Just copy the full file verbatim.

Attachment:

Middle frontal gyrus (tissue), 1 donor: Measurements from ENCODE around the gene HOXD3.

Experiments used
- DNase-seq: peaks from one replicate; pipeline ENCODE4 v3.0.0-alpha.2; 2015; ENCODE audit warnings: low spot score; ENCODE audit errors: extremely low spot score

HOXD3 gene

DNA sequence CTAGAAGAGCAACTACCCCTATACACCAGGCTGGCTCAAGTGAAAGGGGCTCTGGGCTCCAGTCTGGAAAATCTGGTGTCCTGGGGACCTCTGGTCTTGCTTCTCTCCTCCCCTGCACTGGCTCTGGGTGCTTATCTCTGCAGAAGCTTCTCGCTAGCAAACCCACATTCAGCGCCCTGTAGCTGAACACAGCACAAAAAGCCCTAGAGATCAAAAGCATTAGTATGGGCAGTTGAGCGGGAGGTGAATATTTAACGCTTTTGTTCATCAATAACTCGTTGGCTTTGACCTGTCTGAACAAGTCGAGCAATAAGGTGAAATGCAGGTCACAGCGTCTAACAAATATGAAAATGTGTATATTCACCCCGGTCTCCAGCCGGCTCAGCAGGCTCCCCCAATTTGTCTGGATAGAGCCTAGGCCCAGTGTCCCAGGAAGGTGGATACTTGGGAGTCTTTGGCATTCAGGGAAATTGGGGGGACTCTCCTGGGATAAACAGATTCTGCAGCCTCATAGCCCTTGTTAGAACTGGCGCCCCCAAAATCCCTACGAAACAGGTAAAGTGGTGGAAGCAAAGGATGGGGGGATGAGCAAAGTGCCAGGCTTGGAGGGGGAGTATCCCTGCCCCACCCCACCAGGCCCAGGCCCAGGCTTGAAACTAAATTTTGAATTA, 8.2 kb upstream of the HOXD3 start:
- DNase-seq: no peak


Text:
Middle frontal gyrus (tissue), 1 donor: Measurements from ENCODE around the gene HOXD3.

Experiments used
- DNase-seq: peaks from one replicate; pipeline ENCODE4 v3.0.0-alpha.2; 2015; ENCODE audit warnings: low spot score; ENCODE audit errors: extremely low spot score

HOXD3 gene

DNA sequence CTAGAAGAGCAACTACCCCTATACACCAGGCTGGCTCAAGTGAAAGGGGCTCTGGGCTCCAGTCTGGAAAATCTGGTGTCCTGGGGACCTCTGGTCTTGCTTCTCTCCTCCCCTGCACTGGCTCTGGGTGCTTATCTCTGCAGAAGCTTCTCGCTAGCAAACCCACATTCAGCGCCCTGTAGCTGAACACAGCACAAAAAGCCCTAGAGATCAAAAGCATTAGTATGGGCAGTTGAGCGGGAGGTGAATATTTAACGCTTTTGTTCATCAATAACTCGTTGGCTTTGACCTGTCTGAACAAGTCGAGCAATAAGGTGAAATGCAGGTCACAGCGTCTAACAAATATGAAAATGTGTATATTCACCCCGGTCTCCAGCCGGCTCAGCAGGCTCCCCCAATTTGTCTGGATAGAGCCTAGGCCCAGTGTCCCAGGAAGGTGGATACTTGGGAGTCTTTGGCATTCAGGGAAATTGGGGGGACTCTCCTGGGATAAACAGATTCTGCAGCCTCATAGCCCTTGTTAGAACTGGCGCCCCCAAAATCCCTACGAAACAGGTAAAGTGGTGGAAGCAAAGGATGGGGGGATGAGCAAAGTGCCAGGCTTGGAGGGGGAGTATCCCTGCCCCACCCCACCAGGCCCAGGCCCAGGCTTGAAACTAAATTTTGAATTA, 8.2 kb upstream of the HOXD3 start:
- DNase-seq: no peak